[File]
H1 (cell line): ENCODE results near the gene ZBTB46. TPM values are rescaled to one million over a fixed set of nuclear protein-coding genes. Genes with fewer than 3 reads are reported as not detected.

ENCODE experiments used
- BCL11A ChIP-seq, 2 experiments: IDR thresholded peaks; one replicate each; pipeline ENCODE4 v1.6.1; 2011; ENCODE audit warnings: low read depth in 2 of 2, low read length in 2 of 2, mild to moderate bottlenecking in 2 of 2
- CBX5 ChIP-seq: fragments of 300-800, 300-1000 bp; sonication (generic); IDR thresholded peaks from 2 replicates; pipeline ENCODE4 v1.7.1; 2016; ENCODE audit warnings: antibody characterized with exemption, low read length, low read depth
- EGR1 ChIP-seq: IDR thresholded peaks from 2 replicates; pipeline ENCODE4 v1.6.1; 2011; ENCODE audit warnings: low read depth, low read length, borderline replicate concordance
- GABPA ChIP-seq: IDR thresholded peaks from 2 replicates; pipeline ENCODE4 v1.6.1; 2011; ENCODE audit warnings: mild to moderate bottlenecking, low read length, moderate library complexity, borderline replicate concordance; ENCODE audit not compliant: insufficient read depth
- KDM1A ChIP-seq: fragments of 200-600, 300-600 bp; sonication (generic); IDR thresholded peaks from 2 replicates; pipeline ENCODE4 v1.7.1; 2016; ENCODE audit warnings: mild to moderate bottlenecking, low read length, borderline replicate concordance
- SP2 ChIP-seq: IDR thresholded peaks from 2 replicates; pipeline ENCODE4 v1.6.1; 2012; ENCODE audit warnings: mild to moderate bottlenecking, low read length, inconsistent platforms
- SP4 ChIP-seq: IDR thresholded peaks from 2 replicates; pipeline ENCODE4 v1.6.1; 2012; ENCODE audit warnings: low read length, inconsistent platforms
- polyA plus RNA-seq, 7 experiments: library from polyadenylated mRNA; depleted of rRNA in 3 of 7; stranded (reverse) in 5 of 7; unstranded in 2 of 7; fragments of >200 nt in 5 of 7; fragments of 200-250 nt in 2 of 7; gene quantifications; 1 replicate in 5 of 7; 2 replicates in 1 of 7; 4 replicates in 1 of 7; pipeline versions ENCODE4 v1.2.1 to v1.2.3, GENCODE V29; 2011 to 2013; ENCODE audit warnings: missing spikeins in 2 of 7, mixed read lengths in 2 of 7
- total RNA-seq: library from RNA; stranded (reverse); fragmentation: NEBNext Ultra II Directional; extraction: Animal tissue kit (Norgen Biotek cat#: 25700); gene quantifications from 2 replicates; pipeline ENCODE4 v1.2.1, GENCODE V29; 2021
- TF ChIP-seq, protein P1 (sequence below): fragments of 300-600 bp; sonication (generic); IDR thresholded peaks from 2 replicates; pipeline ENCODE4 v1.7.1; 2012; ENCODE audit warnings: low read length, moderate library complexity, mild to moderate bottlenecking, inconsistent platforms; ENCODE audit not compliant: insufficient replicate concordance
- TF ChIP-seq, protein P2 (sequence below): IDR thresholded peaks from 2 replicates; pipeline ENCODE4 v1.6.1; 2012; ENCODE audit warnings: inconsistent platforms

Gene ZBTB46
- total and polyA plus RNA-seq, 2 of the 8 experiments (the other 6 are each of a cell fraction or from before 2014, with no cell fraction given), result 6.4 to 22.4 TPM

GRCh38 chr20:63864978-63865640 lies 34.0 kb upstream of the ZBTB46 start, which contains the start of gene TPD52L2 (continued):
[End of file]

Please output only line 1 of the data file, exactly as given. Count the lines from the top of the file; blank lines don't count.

H1 (cell line): ENCODE results near the gene ZBTB46. TPM values are rescaled to one million over a fixed set of nuclear protein-coding genes. Genes with fewer than 3 reads are reported as not detected.